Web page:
If you’d like to join us in our journey reading all the way through the Bible this year, drop me a line at firstname.lastname@example.org, and I’ll be glad to email back a copy of the reading plan we are using.
Orphaned. Abandoned. Disabled. And grandson to David’s fiercest enemy – Saul. And yet greatly loved for the sake of another – his father Jonathan. Few Old Testament figures so perfectly typify the reality of the Believer as does the case of Mephibosheth. We’ll look at that a bit more today on Through the Word in 2020. I’m your host Reid Ferguson. Thanks for joining us today.
Chapter 4 tells us this man was only 5 years old the day his father and grandfather both died in battle. Fearing the defeat might spill over and their lives be in danger too – his nurse grabbed him to flee to safety. In her haste, she fell and both of his feet were damaged. He was disabled the rest of his life.
Our narrative picks up no less than 7 years after that event – and possibly a good many more. Regardless, a number of the details powerfully portray the nature of God’s saving grace.
Sin brought about Saul’s and Israel’s defeat – just as sin brought about Adam’s and the defeat of all of those in him – you and me.
Saul’s defeat resulted in his grandson’s being permanently disabled and unable to walk rightly from his tenderest years through the rest of his life. In Adam’s fall, came ours too. And we, from our earliest years cannot walk uprightly before our God.
King David remembers well his love for his dear friend Jonathan – Mephibosheth’s father – and seeks to bless his offspring in his name. He blesses him because of his love for Jonathan. And so it is we are greatly beloved of God and He seeks to bless us on behalf of another – even Jesus Christ who died in our place and for our sin.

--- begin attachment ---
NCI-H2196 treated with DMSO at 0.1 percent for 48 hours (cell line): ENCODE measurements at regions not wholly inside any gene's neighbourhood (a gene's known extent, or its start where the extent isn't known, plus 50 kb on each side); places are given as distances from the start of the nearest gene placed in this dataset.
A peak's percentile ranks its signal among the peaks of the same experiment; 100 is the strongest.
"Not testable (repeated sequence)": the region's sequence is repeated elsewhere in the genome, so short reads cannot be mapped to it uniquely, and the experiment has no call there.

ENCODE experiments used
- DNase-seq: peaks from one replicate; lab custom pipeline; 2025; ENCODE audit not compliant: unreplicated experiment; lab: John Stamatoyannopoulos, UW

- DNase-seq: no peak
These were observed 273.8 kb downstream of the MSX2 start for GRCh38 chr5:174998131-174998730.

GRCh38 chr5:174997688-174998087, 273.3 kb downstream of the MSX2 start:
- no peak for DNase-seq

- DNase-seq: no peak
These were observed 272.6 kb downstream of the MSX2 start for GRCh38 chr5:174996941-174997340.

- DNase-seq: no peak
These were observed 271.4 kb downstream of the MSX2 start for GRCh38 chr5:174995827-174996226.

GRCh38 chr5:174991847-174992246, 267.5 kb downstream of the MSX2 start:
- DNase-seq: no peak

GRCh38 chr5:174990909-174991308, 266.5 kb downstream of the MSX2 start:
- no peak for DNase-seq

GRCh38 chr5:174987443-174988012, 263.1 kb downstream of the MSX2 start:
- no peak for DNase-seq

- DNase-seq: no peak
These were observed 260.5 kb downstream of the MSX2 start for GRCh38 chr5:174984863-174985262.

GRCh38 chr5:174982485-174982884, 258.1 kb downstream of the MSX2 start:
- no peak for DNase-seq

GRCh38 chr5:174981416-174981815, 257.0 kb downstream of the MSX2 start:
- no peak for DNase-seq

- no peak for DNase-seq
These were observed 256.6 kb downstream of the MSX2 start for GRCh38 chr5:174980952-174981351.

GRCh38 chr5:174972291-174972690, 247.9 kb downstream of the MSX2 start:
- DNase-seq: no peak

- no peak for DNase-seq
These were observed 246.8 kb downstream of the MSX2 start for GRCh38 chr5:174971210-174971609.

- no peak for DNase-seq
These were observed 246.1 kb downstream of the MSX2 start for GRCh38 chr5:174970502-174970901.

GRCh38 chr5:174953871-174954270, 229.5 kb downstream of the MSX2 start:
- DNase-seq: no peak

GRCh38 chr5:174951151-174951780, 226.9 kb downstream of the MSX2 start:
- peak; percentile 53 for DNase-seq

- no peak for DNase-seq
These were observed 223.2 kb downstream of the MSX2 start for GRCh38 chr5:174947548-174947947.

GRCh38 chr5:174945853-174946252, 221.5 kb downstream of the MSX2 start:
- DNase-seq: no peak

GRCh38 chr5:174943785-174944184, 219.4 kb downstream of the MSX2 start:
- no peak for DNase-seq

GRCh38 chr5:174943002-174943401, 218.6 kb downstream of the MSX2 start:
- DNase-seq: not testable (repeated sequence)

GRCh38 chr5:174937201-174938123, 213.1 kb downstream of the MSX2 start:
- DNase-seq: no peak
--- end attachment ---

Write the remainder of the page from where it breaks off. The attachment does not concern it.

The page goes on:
Mephibosheth appears trembling before the king with nothing to commend him but his relationship to Jonathan. Permanently and completely disabled – he can offer nothing to the King. And we appear before our king with nothing to commend us but our union with Jesus Christ through faith. We must depend upon His grace completely.
Mephibosheth is not only received by King David, but is greatly loved by him, and given a place at his royal table throughout all his days. And we, who come in Christ, are so greatly loved, and seated with Christ Jesus in the heavenly places. We are to dine with Him and eat at His table eternally.
Mephibosheth will fail David later – probably through the deceit of a man named Ziba. But David spares him being unwilling to ever break his oath – his promises and his love for Jonathan (21:7) And we too, at times fail our gracious King through the deceit of the Devil, the World, and even our own flesh. But because He is faithful to all His promises – and because of His great love for us – we are spared and restored.
How the Gospel comes alive in this Old Testament narrative. And how we modern Mephibosheths of today – need to remember that our salvation is all of grace, all of grace, all of grace.
All praise to our glorious Christ and King.
If our salvation depended upon our lame selves – we would be lost forever. But it is the grace and mercy of Jesus Christ that delivers us from death – and brings us into the Royal family – secure in Him.
Let that soak into your soul today Christian.
God bless, and God willing, we’ll be back tomorrow.